A person who usually eats 1,800 calories a day should reduce their intake to 450 calories on fast days.
Foods to include
It is vital to keep the body satisfied on fast days by eating foods that are rich in filling nutrients, such as fiber and protein.
Vegetables and fiber
For people who are just getting started on the 5:2 regimen, eating more vegetables may help them feel as if they are not lacking during a meal. Vegetables can be very low in calories compared with animal products and grains, meaning more vegetables can fit into a small meal.
Dark, leafy greens and salads can be a great way to add bulk to a meal and help people feel fuller without eating extra calories.
Another example of this is to use a spiralizer to turn zucchini or carrots into noodles, making a low-calorie base for a sauce as an accompaniment.
Protein is vital for staying full during fast days. People should focus on lean sources of protein without too much fat.
Add small portions of lean forms of protein on fast days, including:
- white fish
- lean animal cuts
- beans, peas, and lentils
Importantly, people can avoid extra oil and fats by boiling, grilling, or roasting these foods instead of frying.
While most fruits are rich in natural sugars, dark berries, such as blackberries and blueberries, may fulfill sweet cravings without adding many calories.
Other foods to include
- Soup: Soup is a great tool for fast days, as the added water and spices from the broth may help a person feel more satisfied without eating too many calories.
- Water: Water is vital every day, but during fast days it may help stretch the time between meals and keep a person from feeling hunger pangs.
- Coffee or tea: Plain, unsweetened coffee and tea are acceptable during fast days. However, some people find that coffee or tea stimulates their digestive system, making them feel hungry. Herbal tea is another option and is a great way to increase the person's water intake.
Foods to avoid
To avoid extra calories or using up the daily calorie limit on foods with fewer nutritional benefits than some other, more nutrient-dense ones, a person may wish to avoid the following foods on fast days:
- processed foods, which are typically refined and high in calories
- refined carbohydrates, such as breads, pastas, and white rice
- excess fats, including cooking oils, animal fats, and cheese
Examples of meals on fast days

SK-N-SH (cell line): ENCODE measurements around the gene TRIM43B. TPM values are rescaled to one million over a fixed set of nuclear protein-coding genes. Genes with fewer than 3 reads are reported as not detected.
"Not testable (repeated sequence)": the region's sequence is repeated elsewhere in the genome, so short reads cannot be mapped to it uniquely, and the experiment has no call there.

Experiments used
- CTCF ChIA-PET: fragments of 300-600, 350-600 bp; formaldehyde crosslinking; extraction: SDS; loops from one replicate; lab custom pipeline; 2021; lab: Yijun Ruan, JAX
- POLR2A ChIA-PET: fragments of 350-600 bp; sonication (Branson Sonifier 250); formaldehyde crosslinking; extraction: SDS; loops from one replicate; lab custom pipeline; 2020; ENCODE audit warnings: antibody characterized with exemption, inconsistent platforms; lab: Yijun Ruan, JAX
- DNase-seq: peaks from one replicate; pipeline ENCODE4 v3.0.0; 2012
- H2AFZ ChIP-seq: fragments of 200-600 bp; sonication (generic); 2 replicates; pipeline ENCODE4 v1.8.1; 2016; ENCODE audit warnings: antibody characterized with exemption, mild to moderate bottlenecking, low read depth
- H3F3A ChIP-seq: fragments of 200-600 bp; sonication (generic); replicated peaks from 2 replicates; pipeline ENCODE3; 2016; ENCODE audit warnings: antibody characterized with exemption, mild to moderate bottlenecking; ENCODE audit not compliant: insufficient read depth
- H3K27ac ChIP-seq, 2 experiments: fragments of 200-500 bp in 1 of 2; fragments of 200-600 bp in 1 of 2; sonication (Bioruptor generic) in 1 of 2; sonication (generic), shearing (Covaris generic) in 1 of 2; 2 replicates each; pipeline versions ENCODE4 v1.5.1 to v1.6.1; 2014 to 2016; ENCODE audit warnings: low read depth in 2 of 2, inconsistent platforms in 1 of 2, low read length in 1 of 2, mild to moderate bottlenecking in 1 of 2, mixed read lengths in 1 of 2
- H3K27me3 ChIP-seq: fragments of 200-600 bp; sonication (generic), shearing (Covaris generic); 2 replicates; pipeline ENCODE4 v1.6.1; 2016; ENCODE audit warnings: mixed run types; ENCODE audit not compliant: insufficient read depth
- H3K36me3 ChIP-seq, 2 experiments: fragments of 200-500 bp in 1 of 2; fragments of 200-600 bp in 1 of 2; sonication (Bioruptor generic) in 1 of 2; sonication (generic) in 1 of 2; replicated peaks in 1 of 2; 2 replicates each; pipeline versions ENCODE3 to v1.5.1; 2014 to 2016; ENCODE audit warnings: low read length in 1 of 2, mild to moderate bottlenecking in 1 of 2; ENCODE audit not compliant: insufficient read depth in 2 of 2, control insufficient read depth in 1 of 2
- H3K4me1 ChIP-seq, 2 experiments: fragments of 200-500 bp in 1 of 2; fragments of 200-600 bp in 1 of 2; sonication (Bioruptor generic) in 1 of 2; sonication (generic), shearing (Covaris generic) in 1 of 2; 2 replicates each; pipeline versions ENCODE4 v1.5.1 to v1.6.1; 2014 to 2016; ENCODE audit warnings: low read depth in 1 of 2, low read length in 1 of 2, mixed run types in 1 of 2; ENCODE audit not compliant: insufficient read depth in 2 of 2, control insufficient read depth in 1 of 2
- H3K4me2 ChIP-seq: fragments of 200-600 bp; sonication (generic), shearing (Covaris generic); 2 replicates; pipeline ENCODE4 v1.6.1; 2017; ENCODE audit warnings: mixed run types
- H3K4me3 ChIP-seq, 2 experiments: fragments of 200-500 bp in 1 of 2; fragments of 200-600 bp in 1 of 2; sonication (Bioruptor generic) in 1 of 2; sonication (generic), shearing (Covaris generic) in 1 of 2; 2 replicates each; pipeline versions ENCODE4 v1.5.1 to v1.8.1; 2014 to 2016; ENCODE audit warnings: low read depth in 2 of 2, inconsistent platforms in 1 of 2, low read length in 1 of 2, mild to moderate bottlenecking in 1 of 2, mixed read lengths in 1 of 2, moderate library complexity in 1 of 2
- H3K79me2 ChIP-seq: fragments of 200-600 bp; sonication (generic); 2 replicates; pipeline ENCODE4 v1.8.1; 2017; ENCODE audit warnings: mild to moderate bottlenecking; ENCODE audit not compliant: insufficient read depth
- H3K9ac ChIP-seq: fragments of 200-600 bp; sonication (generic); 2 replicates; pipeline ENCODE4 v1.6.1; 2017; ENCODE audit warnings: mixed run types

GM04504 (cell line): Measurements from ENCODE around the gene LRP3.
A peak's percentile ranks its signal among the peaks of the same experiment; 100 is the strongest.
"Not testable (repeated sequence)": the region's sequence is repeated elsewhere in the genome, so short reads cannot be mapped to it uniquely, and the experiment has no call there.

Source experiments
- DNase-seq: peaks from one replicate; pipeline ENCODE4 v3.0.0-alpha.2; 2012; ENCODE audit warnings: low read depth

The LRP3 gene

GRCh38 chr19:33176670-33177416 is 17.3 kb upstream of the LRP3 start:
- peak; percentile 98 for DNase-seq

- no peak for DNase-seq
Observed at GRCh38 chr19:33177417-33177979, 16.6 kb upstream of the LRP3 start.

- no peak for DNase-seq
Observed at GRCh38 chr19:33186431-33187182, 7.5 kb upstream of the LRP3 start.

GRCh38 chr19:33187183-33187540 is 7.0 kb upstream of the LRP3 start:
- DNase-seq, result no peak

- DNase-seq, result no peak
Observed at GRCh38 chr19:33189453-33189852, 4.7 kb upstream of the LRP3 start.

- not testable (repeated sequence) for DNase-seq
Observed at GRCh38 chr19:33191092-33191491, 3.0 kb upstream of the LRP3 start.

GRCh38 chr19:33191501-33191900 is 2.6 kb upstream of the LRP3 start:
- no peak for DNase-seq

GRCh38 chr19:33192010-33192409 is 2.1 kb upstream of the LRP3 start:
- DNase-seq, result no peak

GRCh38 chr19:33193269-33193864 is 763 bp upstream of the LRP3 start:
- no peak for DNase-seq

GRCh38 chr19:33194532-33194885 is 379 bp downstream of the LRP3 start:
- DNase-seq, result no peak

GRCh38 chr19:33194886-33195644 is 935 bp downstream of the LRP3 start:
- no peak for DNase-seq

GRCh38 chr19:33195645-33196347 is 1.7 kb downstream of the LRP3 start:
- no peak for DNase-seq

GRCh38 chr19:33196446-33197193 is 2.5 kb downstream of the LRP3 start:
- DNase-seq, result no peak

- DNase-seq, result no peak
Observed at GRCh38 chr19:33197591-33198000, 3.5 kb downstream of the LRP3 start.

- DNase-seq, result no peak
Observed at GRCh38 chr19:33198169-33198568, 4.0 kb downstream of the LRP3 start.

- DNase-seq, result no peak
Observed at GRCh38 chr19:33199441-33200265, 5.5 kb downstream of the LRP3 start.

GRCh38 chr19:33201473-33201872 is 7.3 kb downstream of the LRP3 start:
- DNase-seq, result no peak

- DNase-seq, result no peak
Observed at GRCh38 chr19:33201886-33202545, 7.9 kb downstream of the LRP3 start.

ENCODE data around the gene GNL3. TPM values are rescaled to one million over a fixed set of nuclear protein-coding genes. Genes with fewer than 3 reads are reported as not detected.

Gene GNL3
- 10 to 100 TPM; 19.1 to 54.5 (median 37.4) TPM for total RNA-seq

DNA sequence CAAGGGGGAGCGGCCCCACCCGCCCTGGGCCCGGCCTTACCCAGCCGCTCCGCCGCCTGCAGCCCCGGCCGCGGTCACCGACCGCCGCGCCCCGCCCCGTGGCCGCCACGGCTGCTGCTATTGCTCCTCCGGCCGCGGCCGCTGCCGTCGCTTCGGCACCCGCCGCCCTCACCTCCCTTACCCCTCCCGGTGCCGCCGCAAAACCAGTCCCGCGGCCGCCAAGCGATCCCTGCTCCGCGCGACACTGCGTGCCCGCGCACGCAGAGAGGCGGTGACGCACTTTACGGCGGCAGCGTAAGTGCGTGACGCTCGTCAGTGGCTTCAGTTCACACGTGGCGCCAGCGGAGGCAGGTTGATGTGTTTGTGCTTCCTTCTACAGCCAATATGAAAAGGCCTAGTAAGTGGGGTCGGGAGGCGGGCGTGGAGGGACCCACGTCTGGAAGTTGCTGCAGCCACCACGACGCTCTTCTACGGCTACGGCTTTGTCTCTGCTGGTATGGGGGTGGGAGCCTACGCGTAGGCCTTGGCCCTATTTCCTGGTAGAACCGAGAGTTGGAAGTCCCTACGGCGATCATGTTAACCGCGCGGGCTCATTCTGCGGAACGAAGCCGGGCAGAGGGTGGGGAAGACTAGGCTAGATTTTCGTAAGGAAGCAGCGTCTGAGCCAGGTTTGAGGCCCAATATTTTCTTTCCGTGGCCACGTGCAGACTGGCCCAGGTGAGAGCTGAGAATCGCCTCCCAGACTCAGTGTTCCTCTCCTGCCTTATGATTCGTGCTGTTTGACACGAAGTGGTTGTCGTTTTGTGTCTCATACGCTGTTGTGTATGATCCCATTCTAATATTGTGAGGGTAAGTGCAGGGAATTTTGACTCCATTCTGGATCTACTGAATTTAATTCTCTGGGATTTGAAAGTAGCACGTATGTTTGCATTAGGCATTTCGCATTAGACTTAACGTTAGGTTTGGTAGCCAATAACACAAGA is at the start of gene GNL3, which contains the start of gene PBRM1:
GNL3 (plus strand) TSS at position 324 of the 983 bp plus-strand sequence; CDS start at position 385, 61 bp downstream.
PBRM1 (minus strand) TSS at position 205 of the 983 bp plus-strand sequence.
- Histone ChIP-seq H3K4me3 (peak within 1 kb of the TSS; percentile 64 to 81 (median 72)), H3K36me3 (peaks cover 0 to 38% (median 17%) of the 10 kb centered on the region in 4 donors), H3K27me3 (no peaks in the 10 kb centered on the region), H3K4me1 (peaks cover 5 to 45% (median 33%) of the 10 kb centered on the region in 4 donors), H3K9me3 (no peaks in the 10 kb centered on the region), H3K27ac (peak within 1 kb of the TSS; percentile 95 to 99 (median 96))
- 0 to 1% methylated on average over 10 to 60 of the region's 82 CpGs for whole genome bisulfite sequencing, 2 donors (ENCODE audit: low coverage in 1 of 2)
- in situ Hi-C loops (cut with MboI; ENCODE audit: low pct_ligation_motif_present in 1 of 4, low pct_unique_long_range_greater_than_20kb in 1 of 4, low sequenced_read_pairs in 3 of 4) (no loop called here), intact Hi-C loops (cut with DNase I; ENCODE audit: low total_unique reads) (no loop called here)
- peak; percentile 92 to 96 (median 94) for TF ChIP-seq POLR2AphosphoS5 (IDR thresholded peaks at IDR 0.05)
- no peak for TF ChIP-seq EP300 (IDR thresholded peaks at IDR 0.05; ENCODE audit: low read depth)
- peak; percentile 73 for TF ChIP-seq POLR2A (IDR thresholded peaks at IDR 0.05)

Vegetable soup is a meal option for fast days.
Examples of smaller meals for fast days include:
- a generous portion of steamed vegetables with spices and salt
- vegetable soup
- two hard-boiled eggs
- a small cut of steamed white fish
- a generous portion of salad with fresh vegetables
How to eat on regular days
On regular days, a person eats as they usually would. It is essential to note that these 5 regular days are not "cheat days." For this reason, it is still helpful to stay within the recommended calorie limit and eat a variety of nutritious foods.
A person who eats lots of processed, packaged, or unhealthful foods will likely notice less change in their weight from fasting.
Is the 5:2 safe for everyone?
The 5:2 diet may be a helpful alternative to some people looking for a less restrictive diet plan, but it is not for everyone.
People who are prone to low blood sugar or easily feel dizzy or fatigued if they do not eat may not want to follow a diet that involves fasting.
Pregnant or breastfeeding women must also avoid fasting. Children and teenagers should avoid fasting unless under the direct guidance of a doctor, as their bodies are still developing.
Anyone with a chronic condition, such as diabetes, can consult a doctor before trying any diet that includes fasting.
The 5:2 diet offers people an alternative to basic calorie restriction, which could help many people stick to their diet and lose weight.
Fasting days can take some time to get used to. Hunger pangs or feeling faint may be more common when a person is beginning a 5:2 diet than when they are used to the regimen. Many people who continue the diet say these effects lessen as their body adjusts.
Some people should not do this type of diet, however. Anyone who is uncertain about their specific dietary needs should consult their doctor or dietitian before starting the 5:2 diet.